# Is a steganographic technique which has a universal decoder novel/secure? [closed]

I've come up with an approach to steganography which needs review of both its cryptography and its math. There's a complete working implementation at https://github.com/bramcohen/DissidentX and the explanation below is taken from the documentation files, which contain much more detail, but this covers the core idea.

This scheme is divided into three layers, which go together like this:

encode(pack(encrypt()))

The most novel part is the encode layer. It takes a key, plaintext with possible alternates, and value to encode. Intuitively, if the key and plaintext are used as the keys to a stream cipher, then it will probably be possible to make the output of that stream cipher begin with a desired value if the number of alternates is more than the number of bits in the value. Unfortunately that would require time exponential on the number of bits to find the encoding. This scheme uses a very specifically designed stream cipher which makes it possible to compute which alternates to use to get the desired value in a polynomial amount of time. Specifically, it uses each contiguous section of sixteen bytes for a stream cipher (AES in OFB mode) and xors the outputs together, and makes sure that alternates have at least fifteen fixed bytes between them. The result is that flipping an alternate always xors the output by a specific value, independently from flipping other alternates, so it's possible to calculate which alternates are needed by row reduction.

There's lots more details in the documentation, not inlined here due to sheer volume.

The specific use case this is intended for is as follows. My question is, is it possible to attack this protocol under these circumstances, either by making fake messages, or by reading messages an attacker doesn't have the key to?

The primary use case for DissidentX is encoding messages in files on the web. There should be a utility which scans all objects the user's web browser downloads (html files, images, css files, etc.) for messages using all of the keys the user has entered. Someone sending messages to that person provides a web service where users who have widely viewed web sites can upload their files and get back slightly modified version with messages steganographically added. The web users should not be able to read what the messages are, and it should be possible for the service doing the encoding to not have to keep messages in plaintext.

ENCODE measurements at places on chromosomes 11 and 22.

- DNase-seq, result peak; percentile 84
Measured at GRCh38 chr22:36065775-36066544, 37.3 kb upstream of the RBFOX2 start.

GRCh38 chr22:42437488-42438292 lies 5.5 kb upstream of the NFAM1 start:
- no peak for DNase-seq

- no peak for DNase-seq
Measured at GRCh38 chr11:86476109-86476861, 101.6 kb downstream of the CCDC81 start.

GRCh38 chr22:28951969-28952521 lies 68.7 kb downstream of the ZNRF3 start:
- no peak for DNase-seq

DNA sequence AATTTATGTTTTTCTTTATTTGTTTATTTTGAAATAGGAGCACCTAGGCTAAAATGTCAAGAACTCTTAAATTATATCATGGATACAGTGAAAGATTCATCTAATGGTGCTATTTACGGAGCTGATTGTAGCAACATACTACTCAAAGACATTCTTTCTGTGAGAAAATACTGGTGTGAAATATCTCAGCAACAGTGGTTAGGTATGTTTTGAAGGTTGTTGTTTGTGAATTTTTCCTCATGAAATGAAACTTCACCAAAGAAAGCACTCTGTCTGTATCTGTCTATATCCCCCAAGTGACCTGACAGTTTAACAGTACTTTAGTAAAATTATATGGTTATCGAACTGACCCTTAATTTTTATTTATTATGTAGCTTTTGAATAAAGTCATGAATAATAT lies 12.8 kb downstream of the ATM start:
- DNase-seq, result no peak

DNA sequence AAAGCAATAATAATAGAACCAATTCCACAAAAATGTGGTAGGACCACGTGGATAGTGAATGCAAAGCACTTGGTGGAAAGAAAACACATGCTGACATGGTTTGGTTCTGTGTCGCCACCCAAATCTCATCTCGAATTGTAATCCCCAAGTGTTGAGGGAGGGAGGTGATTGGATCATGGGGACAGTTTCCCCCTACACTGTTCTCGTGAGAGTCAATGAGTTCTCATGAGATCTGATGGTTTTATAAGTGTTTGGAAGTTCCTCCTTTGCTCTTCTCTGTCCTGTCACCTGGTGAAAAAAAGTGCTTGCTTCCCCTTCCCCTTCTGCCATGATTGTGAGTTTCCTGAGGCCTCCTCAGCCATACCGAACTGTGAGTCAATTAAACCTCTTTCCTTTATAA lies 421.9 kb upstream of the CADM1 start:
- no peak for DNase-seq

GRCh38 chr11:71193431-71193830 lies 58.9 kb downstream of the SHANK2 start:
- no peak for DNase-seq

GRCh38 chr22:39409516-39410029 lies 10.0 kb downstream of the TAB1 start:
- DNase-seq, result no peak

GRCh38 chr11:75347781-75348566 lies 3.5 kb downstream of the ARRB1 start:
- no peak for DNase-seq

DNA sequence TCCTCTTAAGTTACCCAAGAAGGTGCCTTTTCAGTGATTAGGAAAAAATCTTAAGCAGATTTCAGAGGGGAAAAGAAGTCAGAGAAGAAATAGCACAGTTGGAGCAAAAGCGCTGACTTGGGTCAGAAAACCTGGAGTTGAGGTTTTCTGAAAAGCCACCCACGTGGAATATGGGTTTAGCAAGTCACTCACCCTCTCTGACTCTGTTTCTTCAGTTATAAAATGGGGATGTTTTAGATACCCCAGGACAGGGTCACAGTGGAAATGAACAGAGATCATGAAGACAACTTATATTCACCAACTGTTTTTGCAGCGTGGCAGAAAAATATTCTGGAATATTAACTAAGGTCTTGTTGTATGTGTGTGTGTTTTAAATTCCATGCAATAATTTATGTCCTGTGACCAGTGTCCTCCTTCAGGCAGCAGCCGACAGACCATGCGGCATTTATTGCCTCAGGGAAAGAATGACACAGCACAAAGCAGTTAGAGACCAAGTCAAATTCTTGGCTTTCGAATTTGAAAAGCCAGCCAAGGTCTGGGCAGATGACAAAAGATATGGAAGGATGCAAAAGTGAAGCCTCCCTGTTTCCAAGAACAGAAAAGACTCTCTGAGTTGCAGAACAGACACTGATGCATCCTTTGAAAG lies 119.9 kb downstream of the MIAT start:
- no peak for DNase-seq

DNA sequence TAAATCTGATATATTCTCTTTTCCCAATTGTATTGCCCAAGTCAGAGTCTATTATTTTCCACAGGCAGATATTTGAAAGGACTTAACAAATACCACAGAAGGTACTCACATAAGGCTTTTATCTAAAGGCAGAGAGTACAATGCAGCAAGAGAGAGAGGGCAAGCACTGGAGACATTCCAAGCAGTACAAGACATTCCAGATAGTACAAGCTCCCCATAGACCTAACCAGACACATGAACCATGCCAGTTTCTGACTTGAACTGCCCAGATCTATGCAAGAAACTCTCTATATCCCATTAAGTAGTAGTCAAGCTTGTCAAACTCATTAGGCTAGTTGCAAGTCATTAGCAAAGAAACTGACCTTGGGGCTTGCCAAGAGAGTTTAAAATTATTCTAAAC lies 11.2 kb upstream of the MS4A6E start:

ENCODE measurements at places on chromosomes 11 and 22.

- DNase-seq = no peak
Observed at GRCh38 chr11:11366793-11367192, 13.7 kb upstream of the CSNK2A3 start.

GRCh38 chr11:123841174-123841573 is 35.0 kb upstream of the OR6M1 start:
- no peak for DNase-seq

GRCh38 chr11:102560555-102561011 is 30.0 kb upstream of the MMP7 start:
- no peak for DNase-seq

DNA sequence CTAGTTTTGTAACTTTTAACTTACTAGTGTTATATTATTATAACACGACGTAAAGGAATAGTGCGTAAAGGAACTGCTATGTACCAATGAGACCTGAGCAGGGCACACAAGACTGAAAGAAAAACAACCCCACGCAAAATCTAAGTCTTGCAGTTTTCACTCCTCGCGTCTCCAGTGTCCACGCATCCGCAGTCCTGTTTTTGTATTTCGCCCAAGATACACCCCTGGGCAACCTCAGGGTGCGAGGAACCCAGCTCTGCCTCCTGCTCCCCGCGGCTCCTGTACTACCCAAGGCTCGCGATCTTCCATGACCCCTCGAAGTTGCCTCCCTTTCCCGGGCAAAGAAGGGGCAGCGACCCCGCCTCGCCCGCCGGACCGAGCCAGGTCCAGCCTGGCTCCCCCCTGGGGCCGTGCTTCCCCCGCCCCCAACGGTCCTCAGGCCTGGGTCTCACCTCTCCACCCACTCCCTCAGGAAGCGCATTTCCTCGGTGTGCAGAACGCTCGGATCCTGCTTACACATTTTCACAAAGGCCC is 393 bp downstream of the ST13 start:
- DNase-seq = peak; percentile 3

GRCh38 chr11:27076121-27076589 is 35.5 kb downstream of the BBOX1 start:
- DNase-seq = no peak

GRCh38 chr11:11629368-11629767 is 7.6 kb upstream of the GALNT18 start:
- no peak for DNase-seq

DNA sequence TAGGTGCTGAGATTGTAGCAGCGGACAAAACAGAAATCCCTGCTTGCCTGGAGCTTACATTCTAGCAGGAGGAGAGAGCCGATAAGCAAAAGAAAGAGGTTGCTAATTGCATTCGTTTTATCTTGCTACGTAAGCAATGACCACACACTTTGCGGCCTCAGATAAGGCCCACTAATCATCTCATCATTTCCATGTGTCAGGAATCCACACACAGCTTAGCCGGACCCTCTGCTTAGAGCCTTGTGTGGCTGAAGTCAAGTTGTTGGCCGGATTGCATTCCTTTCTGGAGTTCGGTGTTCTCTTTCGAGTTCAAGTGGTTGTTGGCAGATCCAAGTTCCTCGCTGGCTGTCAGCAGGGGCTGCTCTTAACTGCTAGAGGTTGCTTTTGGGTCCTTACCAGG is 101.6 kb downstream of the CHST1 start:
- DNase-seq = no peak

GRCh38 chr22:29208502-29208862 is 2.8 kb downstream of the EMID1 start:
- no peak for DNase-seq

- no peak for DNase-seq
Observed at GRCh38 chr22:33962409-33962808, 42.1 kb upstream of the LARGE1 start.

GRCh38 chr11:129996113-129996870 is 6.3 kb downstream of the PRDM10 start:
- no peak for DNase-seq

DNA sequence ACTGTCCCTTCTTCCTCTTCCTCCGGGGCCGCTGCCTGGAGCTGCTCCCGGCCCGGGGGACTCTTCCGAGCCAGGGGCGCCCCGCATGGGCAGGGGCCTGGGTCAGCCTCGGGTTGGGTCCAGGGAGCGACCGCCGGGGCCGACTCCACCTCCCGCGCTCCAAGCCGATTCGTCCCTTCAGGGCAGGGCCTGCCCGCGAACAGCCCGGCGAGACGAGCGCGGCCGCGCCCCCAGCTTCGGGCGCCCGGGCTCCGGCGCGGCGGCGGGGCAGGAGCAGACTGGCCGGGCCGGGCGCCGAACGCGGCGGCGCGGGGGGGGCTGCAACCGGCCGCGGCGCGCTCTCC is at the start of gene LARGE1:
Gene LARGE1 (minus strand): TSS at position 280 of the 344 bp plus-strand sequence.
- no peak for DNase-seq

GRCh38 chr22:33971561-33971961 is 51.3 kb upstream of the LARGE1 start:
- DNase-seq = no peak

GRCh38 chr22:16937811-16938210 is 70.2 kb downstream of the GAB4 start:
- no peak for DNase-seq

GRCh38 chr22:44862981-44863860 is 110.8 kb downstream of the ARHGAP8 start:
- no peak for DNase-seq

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I'm just still not quite sure what the steganographic aspect of the idea is. You can hide messages in an encrypted data stream, it's not very hard - the difficulty is doing it in plain sight without being detected (for instance in a scenario where a proxy may reject anything he doesn't understand, so no encryption allowed). I'm probably just misunderstanding the concept, could you elaborate a bit more? – Thomas Jan 15 at 3:08
Ok. You may want to review your Explanation.txt file where the terms plaintext and ciphertext are also used, possibly in a confusing way. Aside from the terminology, I feel like there are still quite a few details missing. You mention a "custom stream cipher" but only give a very broad description. You describe the three layers as "encode(pack(encrypt())))" , but give only the coarsest description of each (even in the Description.txt), e.g. the arguments to encrypt aren't specified. – mhum Jan 16 at 5:59
Your question asks for a review of the "cryptography" and "math" of your method but I'm not sure there is enough information here to provide that. Is the intent for us to infer this from the source code directly? I fear that you may not receive adequate response if that is the case. A typical presentation of cryptographic methods starts with a full description of the algorithm (often in pseudocode), an outline of the various design choices (choice of constants, why n rounds and not n+1 rounds, etc...), and your own cryptanalysis of the method (what attacks have you tried, etc...). – mhum Jan 16 at 6:04
@BramCohen Yes. But what is easy for some is not necessarily easy for all (eg: Mac OS X requires Xcode for a C compiler which is required for PyCrypto). Every minute installing software is a minute not analyzing. Given the level of detail you've provided here and in the text files in your repo, is it also your intent that your Python code should be the primary documentation for your method? I worry that this would limit cryptanalysis only to those conversant in Python. I do not think you have provided enough information in text for me to reproduce (and analyze) your algorithm on my own. – mhum Jan 17 at 21:11
I closed this question as even after 5 days of discussion and two months of waiting it is still not clear what this scheme actually does. – Paŭlo Ebermann Mar 18 at 18:30

## closed as not a real question by Paŭlo Ebermann♦Mar 18 at 18:28

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